Sometimes it seems like the series thinks it needs to beat the point of his anxieties into us, because we’re too stupid to figure it out on our own.

When inner monologues do happen, they’re long and almost too heavy handed. Sometimes it detracts from the musical piece on stage to have the monologue laying so thickly over the top of it. This isn’t a psychology or sociology anime. In the attempt to make Arima feel more like part of humanity, what we have instead is a loss of that human nature itself.

In a way, that’s almost genius. No, I’m not kidding. Listen, it doesn’t matter if we want to admit this or not. It is pure fact. Arima is the personification of what trauma does to a person when left untreated. He should have gotten the help he needed long ago, but he didn’t and what we see is that result. Trauma harms his way of thinking in different ways, damaging the greater logic he needs in order to see his own self-worth.

As much as it sucks to realize this, that holds true to reality. This is why so many people just don’t recover from emotional strain in real life. Even when they think they are on the road to recovery, they can be proven wrong, and it can resurface or come back with a vengeance.

Across several episodes, Arima describes playing the piano as if being under water. The sound dulled, or at times he’s down so deep he can’t hear it at all. While these moments showcase his true anxieties well, it comes so often that it can feel like you’re watching versions of the same scene over and over again.

The issue is though, real life trauma and creative narrative stories don’t always mix very well. This isn’t a true story. These are characters and this is an anime. We need to be able to see the humanity in the characters too, not just the mental struggles they present to the story.

Your Lie in April is not anything like Anohana, that’s for damn sure. This is why it lacks the emotional gut-punch for me. We lose the character Arima to his own brain more times than not. Their mental diatribes lack parts of the core human experience. Notably, it and quite sadly, it lacks any real catharsis.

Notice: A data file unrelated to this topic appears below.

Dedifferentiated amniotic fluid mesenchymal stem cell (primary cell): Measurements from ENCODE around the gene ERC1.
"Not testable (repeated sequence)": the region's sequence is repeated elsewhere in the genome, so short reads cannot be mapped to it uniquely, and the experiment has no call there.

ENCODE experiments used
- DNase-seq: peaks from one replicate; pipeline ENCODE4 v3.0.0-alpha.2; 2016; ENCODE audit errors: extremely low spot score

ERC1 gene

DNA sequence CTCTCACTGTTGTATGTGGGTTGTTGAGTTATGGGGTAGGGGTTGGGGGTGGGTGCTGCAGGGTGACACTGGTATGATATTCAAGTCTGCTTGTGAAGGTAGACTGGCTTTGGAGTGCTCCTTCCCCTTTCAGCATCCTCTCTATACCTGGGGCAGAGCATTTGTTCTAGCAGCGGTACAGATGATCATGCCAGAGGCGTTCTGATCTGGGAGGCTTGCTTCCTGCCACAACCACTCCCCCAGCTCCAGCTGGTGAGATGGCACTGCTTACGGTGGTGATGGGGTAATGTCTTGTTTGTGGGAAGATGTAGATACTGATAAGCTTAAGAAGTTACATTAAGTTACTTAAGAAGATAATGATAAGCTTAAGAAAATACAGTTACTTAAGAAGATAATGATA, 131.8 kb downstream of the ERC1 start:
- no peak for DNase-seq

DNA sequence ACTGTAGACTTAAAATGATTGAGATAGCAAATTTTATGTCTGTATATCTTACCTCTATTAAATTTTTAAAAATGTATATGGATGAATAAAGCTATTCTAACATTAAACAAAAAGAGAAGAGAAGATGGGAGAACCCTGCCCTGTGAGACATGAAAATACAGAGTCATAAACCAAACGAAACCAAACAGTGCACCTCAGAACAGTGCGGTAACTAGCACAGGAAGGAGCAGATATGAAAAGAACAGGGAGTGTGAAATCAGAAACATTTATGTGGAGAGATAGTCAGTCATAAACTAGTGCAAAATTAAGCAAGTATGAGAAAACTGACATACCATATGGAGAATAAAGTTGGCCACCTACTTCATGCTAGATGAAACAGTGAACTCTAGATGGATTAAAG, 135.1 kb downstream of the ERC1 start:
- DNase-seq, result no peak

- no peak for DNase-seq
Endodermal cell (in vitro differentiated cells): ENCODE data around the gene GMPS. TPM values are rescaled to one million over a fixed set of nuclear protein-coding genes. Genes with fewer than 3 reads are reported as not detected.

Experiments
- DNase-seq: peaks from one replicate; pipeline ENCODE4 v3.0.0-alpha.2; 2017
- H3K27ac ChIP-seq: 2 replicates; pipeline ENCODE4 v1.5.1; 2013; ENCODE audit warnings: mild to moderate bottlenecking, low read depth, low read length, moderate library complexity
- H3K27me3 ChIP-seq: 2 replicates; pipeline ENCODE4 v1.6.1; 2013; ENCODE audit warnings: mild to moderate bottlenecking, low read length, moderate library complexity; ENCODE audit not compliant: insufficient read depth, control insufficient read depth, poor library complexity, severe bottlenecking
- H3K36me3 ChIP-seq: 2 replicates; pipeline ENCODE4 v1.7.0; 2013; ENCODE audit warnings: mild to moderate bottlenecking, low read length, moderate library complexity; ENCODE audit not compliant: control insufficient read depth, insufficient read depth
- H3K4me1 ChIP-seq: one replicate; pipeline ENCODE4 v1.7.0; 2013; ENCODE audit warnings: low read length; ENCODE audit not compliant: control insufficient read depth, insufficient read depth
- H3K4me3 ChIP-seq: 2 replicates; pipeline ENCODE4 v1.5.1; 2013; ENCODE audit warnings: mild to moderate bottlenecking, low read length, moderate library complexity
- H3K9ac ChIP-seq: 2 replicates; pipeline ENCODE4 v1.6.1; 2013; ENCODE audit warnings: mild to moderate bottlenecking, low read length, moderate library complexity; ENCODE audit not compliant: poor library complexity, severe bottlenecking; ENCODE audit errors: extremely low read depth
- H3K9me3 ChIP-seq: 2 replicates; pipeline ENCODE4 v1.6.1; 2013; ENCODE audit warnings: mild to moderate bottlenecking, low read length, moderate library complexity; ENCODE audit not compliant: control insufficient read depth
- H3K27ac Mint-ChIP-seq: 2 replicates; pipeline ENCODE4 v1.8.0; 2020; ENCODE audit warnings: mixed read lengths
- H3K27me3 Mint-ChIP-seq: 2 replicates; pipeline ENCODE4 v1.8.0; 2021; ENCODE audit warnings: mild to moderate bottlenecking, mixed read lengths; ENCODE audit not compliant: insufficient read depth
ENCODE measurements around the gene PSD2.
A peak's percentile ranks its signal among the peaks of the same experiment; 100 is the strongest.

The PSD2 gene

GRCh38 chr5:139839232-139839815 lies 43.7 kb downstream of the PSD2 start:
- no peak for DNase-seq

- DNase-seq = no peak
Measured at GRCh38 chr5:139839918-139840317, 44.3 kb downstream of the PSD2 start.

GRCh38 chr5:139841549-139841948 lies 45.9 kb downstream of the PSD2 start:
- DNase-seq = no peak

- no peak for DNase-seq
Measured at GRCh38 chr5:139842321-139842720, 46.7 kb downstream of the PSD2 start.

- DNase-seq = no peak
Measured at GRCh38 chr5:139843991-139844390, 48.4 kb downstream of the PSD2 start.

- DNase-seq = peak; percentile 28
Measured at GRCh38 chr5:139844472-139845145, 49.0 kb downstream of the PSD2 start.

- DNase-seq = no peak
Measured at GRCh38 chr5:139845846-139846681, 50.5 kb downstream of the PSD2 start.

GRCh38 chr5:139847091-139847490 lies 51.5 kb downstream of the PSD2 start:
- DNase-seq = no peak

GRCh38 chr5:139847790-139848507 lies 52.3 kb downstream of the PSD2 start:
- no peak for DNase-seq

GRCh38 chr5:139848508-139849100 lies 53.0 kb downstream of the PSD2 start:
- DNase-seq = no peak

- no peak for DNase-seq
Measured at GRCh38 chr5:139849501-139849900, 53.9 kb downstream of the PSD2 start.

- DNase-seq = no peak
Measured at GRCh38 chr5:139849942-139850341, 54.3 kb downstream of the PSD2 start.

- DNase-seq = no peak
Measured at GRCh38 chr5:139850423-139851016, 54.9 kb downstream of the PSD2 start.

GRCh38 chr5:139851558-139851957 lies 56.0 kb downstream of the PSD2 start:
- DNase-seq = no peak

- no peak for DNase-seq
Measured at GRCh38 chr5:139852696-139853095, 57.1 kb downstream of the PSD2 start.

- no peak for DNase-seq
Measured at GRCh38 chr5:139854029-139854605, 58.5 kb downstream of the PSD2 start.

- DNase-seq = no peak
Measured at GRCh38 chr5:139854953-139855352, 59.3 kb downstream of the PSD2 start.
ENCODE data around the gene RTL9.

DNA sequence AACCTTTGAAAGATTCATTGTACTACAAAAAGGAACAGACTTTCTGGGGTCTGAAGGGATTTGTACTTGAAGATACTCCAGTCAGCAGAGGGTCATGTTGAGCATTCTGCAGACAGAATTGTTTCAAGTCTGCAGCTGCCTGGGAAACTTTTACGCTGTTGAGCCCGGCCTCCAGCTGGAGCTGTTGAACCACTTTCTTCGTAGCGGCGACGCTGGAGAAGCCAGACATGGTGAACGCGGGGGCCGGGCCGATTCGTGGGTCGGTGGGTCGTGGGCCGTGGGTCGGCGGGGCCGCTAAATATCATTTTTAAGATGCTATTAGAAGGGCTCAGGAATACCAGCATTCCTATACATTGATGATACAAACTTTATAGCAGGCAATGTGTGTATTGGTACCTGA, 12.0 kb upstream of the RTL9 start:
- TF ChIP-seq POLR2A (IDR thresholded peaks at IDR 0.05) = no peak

It gets to a point where I just don’t care about Arima, because I feel like he’s a character better suited to far more heavy handed series. Your Lie in April isn’t by its nature a dark series. It’s emotional, sure, but it’s not dark and gritty.

There’s too much poorly placed comedy to really draw me into a darker narrative. The over all tone of this series doesn’t suit a darker narrative anyway. tragic storytelling is not the same as dark storytelling.

All-in-all this is the largest issue in the series and for some it could even be a deal breaker. I know several people who dropped the show because of Arima alone midway through.

Honestly, that’s a real shame because Kaori’s story is just so damn good in the second half to a point she nearly steals the show, and for good reason.

Speaking of Kaori, by now you’re probably wondering why I am avoiding saying too much about her. Well, I wish I could say more on that, but I won’t.

No, really, I can’t dive into that, because it is way too fundamental to the story to speak at length about it. I don’t want to spoil her story arc for those who haven’t seen the series. I want you to watch it and see it for yourself.

What I will say is that Kaori is the reason you watch this anime. Her message, her emotional traumas, and her bond with Arima aren’t things you just pass up. All of it is just just too good, and it will kick your ass emotionally more than Arima alone ever could.

It also finally gives Arima the catharsis he’s needed for the vast majority of the twenty-two episode run time. So yeah, sorry, can’t spoil it. You’ve got to experience it for yourself.

Final Thoughts

Yes, there are many flaws with this show. Even so, it doesn’t diminish that Your Lie in April is one of the best drama anime out there. While it doesn’t usually portray as melodramatic, it can toe the line sometimes.

The series is also possibly one of the best examples of how real trauma manifests in a person. The series explains why it is not so easy to move beyond it. The show fully displays those difficulties even when its a hindrance to do so.

That legitimate “two-steps-forward and one-step-back” traumatic cycling is very hard to find in any anime series. Usually it just isn’t done well. Normally it has some supernatural or magical component to it… or there are time skips clogging the recovery itself.